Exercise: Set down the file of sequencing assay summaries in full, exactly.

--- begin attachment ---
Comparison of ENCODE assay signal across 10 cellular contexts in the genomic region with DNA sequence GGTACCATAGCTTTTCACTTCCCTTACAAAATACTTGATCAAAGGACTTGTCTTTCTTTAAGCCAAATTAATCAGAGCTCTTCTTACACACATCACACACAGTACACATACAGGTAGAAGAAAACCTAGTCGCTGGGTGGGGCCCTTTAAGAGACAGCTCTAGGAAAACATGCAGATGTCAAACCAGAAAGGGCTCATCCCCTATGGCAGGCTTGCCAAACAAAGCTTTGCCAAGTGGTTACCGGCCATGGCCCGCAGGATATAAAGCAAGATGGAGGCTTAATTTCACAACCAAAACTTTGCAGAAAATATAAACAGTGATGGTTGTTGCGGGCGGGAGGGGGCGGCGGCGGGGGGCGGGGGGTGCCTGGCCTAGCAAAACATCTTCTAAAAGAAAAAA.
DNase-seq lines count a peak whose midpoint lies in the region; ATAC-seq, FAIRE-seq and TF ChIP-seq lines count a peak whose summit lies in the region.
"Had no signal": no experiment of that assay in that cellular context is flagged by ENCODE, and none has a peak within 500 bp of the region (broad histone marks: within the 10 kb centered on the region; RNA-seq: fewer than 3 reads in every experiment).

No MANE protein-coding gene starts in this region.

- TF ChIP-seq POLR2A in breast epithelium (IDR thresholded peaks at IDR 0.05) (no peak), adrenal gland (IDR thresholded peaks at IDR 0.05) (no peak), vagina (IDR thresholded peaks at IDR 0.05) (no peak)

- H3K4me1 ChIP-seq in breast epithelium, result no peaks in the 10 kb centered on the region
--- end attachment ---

Comparison of ENCODE assay signal across 10 cellular contexts in the genomic region with DNA sequence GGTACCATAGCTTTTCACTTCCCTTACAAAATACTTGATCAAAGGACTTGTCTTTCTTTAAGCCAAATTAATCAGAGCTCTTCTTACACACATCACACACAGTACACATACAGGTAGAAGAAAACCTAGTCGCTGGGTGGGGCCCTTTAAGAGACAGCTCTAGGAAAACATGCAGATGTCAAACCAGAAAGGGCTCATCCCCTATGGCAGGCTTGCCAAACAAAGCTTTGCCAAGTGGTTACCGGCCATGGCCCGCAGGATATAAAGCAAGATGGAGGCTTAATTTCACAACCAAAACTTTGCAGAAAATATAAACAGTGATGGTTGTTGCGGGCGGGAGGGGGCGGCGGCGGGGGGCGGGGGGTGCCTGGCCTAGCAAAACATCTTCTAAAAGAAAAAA.
DNase-seq lines count a peak whose midpoint lies in the region; ATAC-seq, FAIRE-seq and TF ChIP-seq lines count a peak whose summit lies in the region.
"Had no signal": no experiment of that assay in that cellular context is flagged by ENCODE, and none has a peak within 500 bp of the region (broad histone marks: within the 10 kb centered on the region; RNA-seq: fewer than 3 reads in every experiment).

No MANE protein-coding gene starts in this region.

- TF ChIP-seq POLR2A in breast epithelium (IDR thresholded peaks at IDR 0.05) (no peak), adrenal gland (IDR thresholded peaks at IDR 0.05) (no peak), vagina (IDR thresholded peaks at IDR 0.05) (no peak)

- H3K4me1 ChIP-seq in breast epithelium, result no peaks in the 10 kb centered on the region